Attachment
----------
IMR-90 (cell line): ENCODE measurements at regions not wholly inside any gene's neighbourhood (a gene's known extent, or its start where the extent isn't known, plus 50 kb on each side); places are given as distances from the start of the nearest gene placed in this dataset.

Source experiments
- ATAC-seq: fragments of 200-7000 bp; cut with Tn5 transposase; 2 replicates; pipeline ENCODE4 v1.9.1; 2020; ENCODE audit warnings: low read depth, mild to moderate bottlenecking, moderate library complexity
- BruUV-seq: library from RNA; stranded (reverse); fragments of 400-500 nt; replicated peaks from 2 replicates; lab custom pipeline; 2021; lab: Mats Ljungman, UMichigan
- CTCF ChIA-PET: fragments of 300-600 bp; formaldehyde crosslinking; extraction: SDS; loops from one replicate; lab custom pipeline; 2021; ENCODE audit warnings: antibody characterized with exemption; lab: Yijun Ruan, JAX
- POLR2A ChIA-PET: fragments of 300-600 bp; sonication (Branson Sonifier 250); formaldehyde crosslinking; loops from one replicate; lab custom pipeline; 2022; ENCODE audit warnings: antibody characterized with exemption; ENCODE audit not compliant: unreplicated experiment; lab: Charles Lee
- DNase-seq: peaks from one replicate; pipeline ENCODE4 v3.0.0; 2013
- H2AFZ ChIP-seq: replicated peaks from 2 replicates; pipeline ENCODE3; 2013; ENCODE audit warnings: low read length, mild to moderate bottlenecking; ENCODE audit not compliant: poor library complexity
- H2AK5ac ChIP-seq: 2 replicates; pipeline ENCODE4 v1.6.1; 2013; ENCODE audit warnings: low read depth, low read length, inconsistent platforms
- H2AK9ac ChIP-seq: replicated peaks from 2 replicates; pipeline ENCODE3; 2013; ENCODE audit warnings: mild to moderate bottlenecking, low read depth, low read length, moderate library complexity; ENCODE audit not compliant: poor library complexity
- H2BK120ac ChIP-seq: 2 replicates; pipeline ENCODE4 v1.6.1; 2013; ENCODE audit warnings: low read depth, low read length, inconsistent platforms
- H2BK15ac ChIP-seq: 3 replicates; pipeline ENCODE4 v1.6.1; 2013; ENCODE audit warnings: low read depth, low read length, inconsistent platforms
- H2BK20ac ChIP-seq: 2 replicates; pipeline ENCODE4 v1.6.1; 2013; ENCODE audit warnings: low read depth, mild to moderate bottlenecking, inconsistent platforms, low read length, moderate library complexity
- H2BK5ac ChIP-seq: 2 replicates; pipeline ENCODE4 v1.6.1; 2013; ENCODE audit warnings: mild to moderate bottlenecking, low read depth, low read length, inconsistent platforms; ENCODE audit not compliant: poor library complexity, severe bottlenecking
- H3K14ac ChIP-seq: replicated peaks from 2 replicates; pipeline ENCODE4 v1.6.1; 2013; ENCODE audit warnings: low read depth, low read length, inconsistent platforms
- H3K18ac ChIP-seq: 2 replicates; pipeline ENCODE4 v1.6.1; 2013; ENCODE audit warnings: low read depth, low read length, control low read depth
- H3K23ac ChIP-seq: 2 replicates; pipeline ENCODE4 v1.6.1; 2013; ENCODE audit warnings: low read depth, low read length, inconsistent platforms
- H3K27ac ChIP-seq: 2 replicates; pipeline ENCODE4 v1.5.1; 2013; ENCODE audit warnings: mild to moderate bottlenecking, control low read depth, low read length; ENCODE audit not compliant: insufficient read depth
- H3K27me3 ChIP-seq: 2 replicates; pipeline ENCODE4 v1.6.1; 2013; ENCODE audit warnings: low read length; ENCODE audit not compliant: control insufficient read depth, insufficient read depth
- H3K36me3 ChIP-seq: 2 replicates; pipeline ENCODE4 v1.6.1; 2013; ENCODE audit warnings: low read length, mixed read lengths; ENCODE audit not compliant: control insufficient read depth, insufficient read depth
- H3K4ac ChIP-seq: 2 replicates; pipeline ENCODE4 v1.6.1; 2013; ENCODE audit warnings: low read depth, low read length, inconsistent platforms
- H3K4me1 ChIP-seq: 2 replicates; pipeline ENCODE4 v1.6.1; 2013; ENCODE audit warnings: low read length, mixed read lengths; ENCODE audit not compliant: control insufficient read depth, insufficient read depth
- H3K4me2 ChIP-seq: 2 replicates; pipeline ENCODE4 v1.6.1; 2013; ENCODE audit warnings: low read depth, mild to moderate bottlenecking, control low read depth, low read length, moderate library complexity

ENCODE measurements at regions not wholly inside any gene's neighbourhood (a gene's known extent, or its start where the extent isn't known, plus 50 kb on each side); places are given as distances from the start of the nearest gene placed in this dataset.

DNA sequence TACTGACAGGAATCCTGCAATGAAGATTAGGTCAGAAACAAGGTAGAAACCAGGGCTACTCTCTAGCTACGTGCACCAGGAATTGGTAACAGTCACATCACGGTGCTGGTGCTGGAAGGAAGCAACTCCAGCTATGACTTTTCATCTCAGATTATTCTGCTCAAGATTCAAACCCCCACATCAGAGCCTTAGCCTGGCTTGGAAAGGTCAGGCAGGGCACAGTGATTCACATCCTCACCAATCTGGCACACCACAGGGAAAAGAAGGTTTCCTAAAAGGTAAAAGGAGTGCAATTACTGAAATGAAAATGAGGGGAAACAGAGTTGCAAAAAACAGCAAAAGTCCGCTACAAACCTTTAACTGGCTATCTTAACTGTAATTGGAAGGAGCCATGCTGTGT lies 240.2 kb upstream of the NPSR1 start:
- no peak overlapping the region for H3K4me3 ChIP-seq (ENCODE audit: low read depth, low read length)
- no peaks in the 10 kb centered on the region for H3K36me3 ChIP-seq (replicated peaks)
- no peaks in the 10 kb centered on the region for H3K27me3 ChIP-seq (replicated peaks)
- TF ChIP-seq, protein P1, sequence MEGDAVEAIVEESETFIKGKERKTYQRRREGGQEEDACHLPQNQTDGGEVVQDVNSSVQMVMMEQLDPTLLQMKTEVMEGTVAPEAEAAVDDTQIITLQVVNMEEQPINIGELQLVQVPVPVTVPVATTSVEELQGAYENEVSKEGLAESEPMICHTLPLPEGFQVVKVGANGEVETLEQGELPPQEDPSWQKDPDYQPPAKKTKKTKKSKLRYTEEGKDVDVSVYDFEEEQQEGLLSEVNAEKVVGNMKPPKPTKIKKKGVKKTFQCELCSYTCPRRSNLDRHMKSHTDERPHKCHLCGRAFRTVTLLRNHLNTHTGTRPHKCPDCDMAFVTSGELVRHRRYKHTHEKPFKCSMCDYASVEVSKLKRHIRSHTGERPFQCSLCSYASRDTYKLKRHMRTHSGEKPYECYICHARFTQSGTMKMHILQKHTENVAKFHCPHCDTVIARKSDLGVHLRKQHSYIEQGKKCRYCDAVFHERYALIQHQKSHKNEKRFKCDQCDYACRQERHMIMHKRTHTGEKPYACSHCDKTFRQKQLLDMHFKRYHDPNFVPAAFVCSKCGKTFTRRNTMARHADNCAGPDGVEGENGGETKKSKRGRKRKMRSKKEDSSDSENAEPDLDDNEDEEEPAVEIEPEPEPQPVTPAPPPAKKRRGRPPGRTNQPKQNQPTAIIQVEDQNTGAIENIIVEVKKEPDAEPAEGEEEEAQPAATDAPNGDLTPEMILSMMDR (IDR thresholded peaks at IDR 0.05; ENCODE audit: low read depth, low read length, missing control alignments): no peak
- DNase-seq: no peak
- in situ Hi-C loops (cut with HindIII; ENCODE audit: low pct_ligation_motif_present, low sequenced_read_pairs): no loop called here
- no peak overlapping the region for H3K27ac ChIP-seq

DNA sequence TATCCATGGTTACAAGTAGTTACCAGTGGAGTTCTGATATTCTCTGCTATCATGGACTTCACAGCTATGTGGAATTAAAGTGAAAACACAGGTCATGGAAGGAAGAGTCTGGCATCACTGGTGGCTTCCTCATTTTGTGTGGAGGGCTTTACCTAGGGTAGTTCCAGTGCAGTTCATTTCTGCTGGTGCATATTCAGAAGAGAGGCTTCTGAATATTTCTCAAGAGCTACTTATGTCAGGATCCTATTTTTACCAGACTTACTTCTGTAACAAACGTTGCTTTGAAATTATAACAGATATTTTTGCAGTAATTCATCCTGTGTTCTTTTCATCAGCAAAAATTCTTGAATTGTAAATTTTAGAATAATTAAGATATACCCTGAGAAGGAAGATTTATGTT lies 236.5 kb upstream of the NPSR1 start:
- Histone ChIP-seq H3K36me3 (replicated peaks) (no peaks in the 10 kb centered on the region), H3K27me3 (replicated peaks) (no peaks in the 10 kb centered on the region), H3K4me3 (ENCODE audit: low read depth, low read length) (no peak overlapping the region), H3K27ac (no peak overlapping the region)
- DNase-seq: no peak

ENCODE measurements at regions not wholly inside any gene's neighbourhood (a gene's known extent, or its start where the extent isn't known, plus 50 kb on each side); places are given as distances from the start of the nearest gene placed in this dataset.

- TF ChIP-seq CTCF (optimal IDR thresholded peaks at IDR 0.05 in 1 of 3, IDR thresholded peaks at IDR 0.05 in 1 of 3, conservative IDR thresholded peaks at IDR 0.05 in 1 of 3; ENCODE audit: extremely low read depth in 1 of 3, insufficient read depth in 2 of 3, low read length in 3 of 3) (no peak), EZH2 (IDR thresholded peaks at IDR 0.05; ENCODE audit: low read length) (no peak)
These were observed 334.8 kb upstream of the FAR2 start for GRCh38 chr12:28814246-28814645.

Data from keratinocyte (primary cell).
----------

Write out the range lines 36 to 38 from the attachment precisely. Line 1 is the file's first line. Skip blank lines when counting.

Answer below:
ENCODE measurements at regions not wholly inside any gene's neighbourhood (a gene's known extent, or its start where the extent isn't known, plus 50 kb on each side); places are given as distances from the start of the nearest gene placed in this dataset.

- TF ChIP-seq CTCF (optimal IDR thresholded peaks at IDR 0.05 in 1 of 3, IDR thresholded peaks at IDR 0.05 in 1 of 3, conservative IDR thresholded peaks at IDR 0.05 in 1 of 3; ENCODE audit: extremely low read depth in 1 of 3, insufficient read depth in 2 of 3, low read length in 3 of 3) (no peak), EZH2 (IDR thresholded peaks at IDR 0.05; ENCODE audit: low read length) (no peak)
These were observed 334.8 kb upstream of the FAR2 start for GRCh38 chr12:28814246-28814645.